“Two Cheers for the Middle Ages! by Eric Christiansen” | The New York Review of Books

In his review of three new books* on the Middle Ages, Eric Christiansen challenges the popular belief that the Middle Ages were dark. He claims that it is an unfair characterization of the Medieval period, “because it has been found again and again that our skills, laws, liberties, nations, and languages are the result of hard work in the millennium reputed dark, unlit by reason, and recessive from the sunshine of the classical civilizations, when perfectly formed philosophers sat debating in public colonnades, monk-free.” But, of course, not all was sunshine and roses!

Read Christiansen’s review here:

Two Cheers for the Middle Ages! by Eric Christiansen | The New York Review of Books.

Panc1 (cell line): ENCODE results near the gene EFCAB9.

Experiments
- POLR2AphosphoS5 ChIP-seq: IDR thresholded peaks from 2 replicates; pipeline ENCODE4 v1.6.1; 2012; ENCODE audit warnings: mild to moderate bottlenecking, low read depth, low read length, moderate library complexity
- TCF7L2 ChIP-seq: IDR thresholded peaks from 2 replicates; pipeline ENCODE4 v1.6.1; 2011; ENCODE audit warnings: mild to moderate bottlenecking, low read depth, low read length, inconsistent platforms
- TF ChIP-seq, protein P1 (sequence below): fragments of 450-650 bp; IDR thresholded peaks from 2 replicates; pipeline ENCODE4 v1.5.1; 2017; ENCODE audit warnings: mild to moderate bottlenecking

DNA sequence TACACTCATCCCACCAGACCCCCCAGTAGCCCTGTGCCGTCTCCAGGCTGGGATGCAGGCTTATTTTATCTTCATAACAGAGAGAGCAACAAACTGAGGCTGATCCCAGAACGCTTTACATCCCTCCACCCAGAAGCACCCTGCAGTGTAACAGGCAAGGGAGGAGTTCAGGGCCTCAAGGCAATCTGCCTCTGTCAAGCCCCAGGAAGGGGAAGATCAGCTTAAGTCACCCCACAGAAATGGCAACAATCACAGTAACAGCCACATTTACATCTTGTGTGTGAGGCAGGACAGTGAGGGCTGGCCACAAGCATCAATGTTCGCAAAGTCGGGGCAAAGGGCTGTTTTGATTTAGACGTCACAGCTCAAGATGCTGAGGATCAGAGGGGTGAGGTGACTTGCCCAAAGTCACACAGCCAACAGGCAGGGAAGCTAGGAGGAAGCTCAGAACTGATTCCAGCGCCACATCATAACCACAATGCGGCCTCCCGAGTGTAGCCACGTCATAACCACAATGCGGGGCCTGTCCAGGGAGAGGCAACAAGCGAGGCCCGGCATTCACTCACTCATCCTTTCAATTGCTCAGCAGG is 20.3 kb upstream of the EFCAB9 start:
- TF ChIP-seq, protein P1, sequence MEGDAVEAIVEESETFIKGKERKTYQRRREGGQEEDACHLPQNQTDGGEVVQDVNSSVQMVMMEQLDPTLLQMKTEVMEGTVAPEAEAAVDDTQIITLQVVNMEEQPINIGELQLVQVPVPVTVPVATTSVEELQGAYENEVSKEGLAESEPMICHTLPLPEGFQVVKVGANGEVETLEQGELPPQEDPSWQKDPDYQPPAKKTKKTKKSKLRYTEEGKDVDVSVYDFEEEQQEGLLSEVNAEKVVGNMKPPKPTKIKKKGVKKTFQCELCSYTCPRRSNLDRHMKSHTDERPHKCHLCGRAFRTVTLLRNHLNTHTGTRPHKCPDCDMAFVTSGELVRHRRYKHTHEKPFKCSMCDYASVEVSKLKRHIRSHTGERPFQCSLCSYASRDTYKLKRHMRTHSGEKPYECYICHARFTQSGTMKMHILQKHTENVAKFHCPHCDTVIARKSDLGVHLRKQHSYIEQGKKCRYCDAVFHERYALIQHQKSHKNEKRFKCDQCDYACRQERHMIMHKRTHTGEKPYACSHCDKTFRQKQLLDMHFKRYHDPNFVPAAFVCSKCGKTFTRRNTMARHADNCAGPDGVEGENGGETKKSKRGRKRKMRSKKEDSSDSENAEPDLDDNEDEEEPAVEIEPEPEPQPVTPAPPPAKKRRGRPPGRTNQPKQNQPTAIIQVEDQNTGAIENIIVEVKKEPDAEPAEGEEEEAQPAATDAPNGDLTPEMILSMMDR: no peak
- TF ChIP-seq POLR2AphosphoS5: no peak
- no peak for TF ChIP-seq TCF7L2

Musée Condé, Chantilly, France/Bridgeman Images A country household in winter representing the month of February in the duke of Berry’s Book of Hours, by the Limbourg brothers, circa 1412–1416

Musée Condé, Chantilly, France/Bridgeman Images
A country household in winter representing the month of February in the duke of Berry’s Book of Hours, by the Limbourg brothers, circa 1412–1416

* The Middle Ages by Johannes Fried; 1381: The Year of the Peasants’ Revolt by Juliet Barker; and Dark Mirror: The Medieval Origins of Anti-Jewish Iconography by Sara Lipton

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